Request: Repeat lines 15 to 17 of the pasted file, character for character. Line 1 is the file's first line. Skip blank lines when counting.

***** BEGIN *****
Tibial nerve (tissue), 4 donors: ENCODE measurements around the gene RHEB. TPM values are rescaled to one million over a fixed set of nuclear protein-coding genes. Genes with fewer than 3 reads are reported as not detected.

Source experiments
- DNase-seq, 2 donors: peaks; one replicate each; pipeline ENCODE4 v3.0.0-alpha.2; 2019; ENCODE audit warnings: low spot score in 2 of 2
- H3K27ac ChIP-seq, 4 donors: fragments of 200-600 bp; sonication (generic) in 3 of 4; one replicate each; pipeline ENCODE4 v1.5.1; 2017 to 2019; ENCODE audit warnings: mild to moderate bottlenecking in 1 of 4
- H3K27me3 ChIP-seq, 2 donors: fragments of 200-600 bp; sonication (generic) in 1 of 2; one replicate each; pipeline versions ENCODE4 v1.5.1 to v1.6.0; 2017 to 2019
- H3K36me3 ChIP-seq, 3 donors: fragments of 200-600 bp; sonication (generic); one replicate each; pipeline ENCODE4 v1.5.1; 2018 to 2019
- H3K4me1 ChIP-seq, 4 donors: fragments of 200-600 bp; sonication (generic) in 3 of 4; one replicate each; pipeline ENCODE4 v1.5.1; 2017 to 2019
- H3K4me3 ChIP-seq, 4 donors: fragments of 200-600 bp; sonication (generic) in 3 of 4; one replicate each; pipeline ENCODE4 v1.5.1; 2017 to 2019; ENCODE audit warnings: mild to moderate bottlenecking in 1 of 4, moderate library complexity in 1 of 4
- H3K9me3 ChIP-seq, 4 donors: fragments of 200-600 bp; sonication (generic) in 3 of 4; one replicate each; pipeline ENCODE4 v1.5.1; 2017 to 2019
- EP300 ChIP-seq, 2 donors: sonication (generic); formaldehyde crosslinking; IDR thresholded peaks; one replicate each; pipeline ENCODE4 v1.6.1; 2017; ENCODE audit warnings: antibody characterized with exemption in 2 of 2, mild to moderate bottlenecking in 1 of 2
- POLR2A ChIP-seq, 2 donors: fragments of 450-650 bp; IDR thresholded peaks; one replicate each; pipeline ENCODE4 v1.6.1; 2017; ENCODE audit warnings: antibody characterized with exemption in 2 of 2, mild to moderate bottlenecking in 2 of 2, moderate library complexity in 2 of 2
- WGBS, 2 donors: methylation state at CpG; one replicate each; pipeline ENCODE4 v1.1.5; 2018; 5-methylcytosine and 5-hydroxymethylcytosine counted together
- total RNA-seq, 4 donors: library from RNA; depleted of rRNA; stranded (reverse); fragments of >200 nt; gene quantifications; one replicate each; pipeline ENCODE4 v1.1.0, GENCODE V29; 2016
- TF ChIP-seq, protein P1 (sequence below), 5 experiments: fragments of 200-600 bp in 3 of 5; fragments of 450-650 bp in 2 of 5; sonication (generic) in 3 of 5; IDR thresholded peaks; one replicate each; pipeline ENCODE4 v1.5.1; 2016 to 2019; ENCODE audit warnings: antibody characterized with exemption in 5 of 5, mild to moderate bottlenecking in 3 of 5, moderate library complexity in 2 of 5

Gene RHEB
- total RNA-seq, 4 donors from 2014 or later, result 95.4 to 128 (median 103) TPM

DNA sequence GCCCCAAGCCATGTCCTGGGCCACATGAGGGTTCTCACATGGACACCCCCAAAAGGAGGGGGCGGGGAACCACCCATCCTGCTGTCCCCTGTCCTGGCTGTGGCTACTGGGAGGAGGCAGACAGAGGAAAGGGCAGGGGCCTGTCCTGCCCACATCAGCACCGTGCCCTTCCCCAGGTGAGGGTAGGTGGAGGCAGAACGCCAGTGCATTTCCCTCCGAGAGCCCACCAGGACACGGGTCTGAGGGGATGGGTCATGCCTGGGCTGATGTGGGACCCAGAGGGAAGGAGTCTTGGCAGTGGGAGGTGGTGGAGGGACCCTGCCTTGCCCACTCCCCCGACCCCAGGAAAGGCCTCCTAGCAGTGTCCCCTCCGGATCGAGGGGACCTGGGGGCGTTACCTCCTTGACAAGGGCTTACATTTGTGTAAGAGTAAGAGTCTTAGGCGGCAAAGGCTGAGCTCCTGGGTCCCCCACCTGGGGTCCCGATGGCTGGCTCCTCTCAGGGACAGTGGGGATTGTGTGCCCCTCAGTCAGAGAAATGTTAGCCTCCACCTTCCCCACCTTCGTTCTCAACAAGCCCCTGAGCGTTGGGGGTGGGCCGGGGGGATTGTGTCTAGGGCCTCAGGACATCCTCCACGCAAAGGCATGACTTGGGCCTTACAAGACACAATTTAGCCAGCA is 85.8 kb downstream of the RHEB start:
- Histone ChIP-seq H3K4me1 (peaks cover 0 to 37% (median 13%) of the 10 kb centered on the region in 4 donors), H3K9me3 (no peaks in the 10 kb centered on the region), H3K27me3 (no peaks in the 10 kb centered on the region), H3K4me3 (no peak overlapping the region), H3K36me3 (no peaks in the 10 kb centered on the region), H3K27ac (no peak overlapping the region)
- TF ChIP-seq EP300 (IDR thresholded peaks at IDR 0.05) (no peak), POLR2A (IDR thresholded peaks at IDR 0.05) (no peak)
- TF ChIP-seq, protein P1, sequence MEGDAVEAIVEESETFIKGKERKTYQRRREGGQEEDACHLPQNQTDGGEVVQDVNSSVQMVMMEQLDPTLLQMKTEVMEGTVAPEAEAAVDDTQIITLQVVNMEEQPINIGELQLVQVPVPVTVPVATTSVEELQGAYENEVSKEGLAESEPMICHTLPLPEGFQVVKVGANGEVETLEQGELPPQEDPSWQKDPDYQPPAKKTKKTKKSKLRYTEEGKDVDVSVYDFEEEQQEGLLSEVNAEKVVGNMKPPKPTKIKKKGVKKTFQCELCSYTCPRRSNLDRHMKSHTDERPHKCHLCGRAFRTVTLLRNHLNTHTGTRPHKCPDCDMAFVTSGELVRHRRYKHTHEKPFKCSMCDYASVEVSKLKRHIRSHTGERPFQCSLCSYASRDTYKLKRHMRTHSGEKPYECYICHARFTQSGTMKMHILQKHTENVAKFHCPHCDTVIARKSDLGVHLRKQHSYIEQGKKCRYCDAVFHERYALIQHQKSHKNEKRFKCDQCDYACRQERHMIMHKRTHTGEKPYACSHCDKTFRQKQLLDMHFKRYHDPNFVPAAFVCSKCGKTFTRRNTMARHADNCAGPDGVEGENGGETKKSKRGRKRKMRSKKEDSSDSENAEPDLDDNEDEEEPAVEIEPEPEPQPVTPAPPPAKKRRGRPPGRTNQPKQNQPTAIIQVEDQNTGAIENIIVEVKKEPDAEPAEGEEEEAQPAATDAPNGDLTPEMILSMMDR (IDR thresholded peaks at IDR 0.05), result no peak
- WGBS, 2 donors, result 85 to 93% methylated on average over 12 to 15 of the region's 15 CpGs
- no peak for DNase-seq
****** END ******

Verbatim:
Gene RHEB
- total RNA-seq, 4 donors from 2014 or later, result 95.4 to 128 (median 103) TPM

DNA sequence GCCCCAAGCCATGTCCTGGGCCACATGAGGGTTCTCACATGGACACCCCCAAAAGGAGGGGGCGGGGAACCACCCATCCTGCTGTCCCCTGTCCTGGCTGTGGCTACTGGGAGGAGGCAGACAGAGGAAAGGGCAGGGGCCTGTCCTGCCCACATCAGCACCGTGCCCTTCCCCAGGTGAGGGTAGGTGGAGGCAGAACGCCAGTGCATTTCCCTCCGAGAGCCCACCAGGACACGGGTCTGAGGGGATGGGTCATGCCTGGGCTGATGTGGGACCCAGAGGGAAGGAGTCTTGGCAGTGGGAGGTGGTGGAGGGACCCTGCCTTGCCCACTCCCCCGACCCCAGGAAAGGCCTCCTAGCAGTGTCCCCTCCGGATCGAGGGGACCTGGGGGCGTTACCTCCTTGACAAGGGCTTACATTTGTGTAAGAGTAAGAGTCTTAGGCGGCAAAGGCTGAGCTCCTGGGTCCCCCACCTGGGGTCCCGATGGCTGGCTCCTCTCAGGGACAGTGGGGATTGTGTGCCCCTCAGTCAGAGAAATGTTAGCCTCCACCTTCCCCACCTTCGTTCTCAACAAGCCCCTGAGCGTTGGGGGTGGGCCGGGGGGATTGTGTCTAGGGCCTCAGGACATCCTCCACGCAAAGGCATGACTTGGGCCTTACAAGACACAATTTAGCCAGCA is 85.8 kb downstream of the RHEB start: